Although globalisation involves by definition the growth of the economic, social and cultural integration of different areas in the world, the question of inclusion and exclusion is still, and perhaps even more, worth asking. The slow crumbling of Nation-states, highlighted by the trends in world literatures and transculturality, has not yet solved the issue of how the states use their power of discipline, surveillance and control to regulate particular bodies in order to maintain the global hierarchy of states (Foucault). A compelling question, considering that most states are characterised by what Jafari S. Allen (2012) refers to as a "racialised and classed heteropatriarchy", is what happens to black queer bodies? In the context of Anglophone studies, this essay explores issues of 'home', belonging, community and self, with specific attention to the experience of contemporary black queer performance poets who live and work in the United Kingdom, and will do so from the vantage point of the diaspora, which is itself a kind of "way out" of the Nation-state. Through the performative poetry of Keith Jarrett (London based poet and short story writer of Dominican descent) and Dean Atta (poet of mixed Jamaican and Greek-Cypriot descent living in London), the essay concentrates on the importance of the performance – be it racial, sexual, involving videos, the written or spoken word – to undermine the stereotypes concerning the black and queer body, and the use of language as a creative tool to formulate other possible avenues for black queer existence and recognition. The two performance poets are linked by their attempt to create a 'home', a community, where 'black' and 'queer' do not need to be antithetical terms (as in the widespread discourse of 'blackness' and its essentialist take in most black communities), or where 'black' is not synonym with 'fetishised desire/fantasy' (as in most of the white gay subculture). A place where the queer black body can 'come home' and 'be home', as Keith Jarrett suggests in his "Meditations on Home" (2014), where he writes: "I have also grown to accept my body as a home, rather than a temple. Temples are sacred; you visit them once or twice a week [...]. Homes are where we store our memories and our secrets. We invite lovers [...]. Our homes gather wear and tear, and this gives us 'character'". Strong of the "private is political" feminist lesson, particularly of the so called Third World Feminism, these artists find their sites of resistance and self-making by rendering public what is private, by disorienting the audience and creating provocative performances with erotic, spectral and highly inter-textual references. Their performances, like their circulations inside and outside academic contexts, contribute to expand recognition of their (private) experiences and to legitimate their political expression.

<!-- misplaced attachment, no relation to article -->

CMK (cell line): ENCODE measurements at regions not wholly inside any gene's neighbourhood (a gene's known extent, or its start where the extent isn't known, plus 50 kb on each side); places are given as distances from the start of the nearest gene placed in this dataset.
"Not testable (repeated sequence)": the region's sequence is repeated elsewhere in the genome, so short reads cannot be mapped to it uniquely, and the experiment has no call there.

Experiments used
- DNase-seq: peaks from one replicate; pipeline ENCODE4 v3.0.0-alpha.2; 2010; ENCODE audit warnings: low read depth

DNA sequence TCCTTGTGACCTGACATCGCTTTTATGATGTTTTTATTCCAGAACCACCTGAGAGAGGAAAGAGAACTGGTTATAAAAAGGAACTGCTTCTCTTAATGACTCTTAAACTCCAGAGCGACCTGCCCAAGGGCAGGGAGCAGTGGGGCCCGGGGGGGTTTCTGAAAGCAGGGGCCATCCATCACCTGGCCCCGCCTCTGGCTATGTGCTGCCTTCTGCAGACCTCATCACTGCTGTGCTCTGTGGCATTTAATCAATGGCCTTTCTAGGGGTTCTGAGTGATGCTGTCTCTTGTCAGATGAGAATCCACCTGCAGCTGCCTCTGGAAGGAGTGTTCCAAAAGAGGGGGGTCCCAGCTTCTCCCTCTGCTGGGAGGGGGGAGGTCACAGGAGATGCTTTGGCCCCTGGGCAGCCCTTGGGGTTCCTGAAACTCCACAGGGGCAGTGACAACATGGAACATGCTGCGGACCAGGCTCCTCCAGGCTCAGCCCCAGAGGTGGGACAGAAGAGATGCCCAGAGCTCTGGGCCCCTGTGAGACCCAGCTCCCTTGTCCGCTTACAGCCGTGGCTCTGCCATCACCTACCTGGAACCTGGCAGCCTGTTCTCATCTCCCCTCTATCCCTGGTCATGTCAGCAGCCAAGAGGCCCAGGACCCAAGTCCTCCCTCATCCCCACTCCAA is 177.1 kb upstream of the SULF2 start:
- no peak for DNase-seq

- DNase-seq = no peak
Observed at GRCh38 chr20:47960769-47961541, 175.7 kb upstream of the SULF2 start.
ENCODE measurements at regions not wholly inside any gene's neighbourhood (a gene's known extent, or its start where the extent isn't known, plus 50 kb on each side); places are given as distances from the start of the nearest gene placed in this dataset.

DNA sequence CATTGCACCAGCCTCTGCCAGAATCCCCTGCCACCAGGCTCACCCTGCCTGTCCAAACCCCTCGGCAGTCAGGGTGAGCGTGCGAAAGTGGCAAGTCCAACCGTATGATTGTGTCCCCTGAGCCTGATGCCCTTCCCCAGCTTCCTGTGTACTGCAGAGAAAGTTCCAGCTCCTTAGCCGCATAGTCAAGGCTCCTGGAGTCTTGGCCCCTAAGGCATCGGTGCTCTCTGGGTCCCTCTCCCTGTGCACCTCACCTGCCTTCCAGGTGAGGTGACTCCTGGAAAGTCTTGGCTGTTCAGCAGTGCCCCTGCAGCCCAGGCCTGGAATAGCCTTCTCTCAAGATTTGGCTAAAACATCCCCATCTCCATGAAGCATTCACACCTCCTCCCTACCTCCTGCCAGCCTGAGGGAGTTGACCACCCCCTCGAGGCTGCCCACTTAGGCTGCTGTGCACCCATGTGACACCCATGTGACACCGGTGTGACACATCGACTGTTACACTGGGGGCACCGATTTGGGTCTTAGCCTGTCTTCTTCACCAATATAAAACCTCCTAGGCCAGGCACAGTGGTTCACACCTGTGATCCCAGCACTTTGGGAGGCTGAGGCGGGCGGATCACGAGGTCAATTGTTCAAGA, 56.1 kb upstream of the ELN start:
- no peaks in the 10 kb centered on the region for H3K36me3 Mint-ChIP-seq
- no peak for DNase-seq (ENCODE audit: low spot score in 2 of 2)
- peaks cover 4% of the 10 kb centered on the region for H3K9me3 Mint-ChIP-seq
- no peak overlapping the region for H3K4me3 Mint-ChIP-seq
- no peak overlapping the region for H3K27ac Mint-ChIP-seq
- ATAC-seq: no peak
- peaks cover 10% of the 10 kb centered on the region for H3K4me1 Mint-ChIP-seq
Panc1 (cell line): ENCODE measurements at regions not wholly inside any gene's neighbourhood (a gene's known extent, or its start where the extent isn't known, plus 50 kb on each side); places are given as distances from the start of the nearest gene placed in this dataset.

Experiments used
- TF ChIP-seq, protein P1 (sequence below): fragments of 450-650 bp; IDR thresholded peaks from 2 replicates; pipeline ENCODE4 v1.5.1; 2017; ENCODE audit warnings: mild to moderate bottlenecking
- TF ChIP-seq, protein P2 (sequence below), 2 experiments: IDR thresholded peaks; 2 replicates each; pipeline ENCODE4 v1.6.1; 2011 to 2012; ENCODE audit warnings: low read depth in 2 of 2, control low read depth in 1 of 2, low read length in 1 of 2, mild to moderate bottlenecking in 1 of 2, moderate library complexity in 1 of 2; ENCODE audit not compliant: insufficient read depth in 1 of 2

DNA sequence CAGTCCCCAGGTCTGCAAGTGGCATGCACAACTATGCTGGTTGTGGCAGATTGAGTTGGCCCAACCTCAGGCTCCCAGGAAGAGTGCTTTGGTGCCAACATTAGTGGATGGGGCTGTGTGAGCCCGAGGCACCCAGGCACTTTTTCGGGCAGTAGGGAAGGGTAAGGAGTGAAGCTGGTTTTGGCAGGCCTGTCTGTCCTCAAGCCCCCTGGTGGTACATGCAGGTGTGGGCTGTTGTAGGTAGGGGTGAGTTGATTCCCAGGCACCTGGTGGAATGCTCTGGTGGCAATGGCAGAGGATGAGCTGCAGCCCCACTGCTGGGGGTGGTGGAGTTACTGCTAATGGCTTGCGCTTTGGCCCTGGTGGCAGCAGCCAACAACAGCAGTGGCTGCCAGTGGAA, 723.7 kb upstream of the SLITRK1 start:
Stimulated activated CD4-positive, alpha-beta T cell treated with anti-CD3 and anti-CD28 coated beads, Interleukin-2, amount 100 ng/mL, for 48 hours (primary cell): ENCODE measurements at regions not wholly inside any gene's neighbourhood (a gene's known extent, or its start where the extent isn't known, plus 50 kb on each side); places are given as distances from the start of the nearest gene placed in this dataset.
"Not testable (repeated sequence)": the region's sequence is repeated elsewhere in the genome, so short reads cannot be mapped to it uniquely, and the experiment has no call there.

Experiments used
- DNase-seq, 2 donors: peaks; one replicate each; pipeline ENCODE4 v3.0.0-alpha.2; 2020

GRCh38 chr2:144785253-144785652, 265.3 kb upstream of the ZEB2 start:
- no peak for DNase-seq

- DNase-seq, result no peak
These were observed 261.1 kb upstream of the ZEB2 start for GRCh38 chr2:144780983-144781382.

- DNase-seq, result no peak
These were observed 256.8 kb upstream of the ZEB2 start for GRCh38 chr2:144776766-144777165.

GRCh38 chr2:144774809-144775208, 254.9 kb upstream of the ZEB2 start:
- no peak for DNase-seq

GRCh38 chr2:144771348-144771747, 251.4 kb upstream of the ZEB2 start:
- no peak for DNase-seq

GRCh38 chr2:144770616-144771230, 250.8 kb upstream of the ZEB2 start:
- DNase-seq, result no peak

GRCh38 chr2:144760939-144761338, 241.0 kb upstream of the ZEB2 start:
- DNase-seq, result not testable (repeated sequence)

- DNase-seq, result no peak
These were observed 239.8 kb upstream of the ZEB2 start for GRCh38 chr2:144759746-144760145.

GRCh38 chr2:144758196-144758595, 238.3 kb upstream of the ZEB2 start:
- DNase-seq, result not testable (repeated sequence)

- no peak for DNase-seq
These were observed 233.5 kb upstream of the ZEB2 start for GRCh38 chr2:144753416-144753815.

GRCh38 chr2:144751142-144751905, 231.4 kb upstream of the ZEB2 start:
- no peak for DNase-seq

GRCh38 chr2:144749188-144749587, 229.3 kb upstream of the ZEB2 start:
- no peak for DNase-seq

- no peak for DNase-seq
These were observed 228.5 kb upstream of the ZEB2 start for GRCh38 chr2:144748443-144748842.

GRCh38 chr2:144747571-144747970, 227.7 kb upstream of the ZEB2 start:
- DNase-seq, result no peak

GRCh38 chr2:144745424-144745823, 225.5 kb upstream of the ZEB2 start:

Unhomely Lives: Black and Queer Belongings in Contemporary Black British Culture

Emilio Amideo
2017

Abstract